The surrealists substituted the “interior landscape” for the romantic idea of landscape as a “state of the soul”. Max Ernst and Yves Tanguy represented dreams and the unconscious as deserts, punctuated with figures and objects. Strange and ghostly, the images in the series Landscapes of the Mind belong at first glance to this tradition.
The eclecticism of the series evokes the disruption of a surrealist collage: over photographs of views of her region, the eastern province of Saudi Arabia, the artist has affixed codified motifs from other styles ; women in black veils, compressed silhouettes, imposed figures of all media representation of the kingdom. Eyes and made-up mouths floating in the sky, rising index of women’s hands dyed with henna, monumental, on top of a mountain or a petrol tank, doves, palm trees. How is this for exoticism?
The repetition of these signs, symbols of glamour recalls the seriality reminiscent of Pop Art, while the landscapes which make up the background of the images are arid, “without qualities” and difficult to interpret. With her montage, Manal Al Dowayan, confronts her personal vision of these landscapes, fed by her own experience, with that of an observer of the outside, a foreigner, troubled by projections and stereotypes.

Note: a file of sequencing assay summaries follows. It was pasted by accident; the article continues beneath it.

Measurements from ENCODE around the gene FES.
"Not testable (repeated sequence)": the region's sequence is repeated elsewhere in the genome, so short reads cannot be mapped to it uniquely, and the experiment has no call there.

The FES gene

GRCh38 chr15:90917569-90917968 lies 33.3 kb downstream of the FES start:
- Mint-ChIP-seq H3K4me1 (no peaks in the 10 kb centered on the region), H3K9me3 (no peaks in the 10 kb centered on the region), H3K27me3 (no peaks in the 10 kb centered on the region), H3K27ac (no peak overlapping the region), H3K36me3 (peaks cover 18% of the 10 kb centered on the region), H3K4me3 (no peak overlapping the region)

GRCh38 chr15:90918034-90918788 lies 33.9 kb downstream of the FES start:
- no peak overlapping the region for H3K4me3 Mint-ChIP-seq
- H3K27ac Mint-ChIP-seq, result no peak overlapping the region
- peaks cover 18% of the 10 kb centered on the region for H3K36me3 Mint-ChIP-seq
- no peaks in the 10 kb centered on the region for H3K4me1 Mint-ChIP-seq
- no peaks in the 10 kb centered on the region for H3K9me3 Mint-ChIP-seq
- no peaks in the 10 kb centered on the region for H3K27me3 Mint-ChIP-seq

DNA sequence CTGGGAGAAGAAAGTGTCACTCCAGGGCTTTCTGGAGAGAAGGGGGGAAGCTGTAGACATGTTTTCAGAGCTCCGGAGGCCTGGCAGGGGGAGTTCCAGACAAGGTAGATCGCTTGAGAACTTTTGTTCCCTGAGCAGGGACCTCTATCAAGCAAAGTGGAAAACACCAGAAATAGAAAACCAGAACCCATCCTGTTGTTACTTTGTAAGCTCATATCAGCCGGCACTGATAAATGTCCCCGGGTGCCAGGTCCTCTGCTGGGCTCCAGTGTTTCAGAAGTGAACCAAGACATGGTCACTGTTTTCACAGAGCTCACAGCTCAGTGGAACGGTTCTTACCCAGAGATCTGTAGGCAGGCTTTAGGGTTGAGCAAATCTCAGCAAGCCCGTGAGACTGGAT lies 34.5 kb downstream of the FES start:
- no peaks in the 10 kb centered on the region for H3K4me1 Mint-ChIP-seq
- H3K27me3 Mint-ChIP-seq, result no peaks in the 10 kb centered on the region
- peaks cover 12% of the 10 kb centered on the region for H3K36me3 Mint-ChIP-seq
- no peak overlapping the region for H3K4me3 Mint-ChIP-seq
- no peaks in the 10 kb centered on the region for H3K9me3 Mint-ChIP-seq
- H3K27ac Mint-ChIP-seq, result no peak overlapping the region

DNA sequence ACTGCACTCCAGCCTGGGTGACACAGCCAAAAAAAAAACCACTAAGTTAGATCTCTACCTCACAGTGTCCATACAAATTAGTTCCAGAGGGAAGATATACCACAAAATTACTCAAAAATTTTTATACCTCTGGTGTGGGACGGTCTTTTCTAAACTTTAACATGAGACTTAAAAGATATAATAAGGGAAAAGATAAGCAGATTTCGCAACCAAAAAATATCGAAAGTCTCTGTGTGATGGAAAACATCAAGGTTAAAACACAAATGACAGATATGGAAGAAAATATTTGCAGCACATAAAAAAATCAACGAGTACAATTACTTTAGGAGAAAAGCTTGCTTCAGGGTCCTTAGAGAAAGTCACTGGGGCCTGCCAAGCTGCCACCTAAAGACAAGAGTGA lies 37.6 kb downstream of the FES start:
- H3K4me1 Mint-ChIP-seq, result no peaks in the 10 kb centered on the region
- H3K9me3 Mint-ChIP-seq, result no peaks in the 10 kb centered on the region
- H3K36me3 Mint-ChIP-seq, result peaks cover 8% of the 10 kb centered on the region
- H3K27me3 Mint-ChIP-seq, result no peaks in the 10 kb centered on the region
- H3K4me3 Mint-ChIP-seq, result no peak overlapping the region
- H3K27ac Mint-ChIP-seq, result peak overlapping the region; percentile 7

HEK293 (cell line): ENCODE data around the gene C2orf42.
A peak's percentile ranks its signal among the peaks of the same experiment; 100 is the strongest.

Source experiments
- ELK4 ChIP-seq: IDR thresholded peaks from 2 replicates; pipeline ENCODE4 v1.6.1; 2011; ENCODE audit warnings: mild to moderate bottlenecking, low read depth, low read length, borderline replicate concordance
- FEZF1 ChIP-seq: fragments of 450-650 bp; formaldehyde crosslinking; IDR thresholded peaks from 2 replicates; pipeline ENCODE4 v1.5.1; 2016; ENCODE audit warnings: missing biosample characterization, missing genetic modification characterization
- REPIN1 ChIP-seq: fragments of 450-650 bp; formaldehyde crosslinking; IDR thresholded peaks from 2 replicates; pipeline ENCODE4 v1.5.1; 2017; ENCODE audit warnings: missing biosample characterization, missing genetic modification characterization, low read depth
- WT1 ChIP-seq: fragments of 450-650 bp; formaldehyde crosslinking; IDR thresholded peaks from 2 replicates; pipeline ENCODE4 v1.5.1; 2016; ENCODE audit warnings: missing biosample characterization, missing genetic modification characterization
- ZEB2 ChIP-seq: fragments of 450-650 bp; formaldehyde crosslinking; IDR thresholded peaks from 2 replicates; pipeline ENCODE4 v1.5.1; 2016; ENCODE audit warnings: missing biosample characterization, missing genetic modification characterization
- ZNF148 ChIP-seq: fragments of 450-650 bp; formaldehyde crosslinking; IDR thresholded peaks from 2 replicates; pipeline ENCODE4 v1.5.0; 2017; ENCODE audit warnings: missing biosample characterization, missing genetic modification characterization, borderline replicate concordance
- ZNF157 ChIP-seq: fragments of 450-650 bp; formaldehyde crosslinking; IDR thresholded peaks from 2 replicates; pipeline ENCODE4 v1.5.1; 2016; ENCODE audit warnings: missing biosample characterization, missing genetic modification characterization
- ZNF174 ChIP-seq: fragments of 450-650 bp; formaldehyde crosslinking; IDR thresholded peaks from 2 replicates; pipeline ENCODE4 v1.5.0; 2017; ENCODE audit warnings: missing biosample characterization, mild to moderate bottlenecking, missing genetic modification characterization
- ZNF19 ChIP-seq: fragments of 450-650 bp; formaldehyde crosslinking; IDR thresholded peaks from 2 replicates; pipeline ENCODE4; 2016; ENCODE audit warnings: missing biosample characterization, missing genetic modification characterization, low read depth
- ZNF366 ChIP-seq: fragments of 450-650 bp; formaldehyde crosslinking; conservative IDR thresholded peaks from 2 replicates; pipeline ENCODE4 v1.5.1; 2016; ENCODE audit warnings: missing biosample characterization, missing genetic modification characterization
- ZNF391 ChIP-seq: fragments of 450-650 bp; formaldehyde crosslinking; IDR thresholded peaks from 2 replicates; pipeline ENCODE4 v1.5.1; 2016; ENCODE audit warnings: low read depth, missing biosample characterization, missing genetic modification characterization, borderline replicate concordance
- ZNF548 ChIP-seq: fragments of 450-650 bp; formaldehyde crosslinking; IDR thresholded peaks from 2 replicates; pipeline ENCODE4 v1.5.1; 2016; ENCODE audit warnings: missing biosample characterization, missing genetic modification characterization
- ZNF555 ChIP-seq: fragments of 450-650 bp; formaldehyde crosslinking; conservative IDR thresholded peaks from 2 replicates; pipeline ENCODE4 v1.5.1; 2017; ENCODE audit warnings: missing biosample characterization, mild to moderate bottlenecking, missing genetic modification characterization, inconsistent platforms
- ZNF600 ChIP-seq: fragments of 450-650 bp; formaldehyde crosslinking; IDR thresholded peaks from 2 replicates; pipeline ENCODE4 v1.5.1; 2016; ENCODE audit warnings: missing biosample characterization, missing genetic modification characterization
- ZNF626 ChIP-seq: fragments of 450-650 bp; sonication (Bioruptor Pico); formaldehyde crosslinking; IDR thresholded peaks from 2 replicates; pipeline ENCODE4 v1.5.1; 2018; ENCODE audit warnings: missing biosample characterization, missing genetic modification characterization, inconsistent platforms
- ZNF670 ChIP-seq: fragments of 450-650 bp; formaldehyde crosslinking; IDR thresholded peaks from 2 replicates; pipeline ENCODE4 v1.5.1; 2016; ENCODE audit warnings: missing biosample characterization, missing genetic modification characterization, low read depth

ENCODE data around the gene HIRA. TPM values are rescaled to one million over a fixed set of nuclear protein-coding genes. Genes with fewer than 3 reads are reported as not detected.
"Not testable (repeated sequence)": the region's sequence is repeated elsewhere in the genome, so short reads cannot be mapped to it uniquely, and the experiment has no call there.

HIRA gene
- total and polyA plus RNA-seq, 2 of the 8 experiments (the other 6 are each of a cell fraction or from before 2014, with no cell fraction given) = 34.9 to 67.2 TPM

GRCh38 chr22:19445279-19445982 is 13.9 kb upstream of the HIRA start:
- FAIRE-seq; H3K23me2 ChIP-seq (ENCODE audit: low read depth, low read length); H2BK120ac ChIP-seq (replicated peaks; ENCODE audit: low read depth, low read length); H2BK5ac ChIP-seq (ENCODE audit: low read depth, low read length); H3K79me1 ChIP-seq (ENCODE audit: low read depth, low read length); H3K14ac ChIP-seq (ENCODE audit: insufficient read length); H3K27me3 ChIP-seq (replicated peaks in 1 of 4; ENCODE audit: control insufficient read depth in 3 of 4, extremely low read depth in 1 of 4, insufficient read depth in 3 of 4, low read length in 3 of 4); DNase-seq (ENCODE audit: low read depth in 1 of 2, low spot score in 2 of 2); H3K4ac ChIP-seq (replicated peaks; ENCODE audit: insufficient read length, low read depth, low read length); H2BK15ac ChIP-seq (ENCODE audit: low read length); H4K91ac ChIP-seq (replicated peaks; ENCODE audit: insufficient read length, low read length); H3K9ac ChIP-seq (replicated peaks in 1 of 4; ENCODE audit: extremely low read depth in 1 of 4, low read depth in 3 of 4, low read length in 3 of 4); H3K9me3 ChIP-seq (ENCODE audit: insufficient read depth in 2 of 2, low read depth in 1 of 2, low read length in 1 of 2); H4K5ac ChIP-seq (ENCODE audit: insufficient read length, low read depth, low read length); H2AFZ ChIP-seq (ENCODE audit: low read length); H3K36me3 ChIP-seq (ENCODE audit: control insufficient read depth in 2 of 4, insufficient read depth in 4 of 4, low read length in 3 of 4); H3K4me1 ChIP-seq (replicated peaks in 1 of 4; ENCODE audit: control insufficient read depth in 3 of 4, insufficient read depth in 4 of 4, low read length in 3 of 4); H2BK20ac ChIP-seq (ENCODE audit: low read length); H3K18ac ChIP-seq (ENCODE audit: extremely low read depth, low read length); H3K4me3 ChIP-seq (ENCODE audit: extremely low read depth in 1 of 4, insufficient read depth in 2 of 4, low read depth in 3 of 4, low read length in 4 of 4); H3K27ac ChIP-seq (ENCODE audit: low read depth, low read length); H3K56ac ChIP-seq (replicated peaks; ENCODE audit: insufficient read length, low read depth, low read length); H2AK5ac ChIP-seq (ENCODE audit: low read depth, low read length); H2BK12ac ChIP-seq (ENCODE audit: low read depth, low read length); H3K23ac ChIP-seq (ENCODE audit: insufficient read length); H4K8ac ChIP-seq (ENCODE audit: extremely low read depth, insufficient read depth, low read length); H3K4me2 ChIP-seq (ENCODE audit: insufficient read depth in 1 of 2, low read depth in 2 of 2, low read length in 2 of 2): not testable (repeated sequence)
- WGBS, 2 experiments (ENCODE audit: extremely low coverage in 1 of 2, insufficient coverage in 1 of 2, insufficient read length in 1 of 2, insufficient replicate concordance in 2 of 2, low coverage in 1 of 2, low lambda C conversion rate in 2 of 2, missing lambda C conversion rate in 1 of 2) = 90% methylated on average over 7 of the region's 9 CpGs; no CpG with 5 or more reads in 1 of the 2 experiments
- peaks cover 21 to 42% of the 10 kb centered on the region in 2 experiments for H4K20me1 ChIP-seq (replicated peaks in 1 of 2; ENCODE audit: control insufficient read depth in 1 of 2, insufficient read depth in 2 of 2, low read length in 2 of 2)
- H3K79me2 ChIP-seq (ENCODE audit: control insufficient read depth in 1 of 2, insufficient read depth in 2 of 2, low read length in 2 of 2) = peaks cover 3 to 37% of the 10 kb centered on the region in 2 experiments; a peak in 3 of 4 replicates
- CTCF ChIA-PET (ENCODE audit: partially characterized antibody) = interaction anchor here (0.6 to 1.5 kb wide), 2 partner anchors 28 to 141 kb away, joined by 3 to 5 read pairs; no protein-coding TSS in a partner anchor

It is also about underlining the absence of autonomy, of visibility and of freedom of speech for women, in this oil-producing region but also throughout the kingdom. The mouths and pointed fingers are emblems for speech and the affirmation of self, the doves represent liberty. By associating objectivity and fantasy, the individual’s perception and the collective imagination, a feminine viewpoint and a masculine organisation of space, Manal Al-Dowayan highlights the part of construction in reading a landscape.
Translated by Theodora Taylor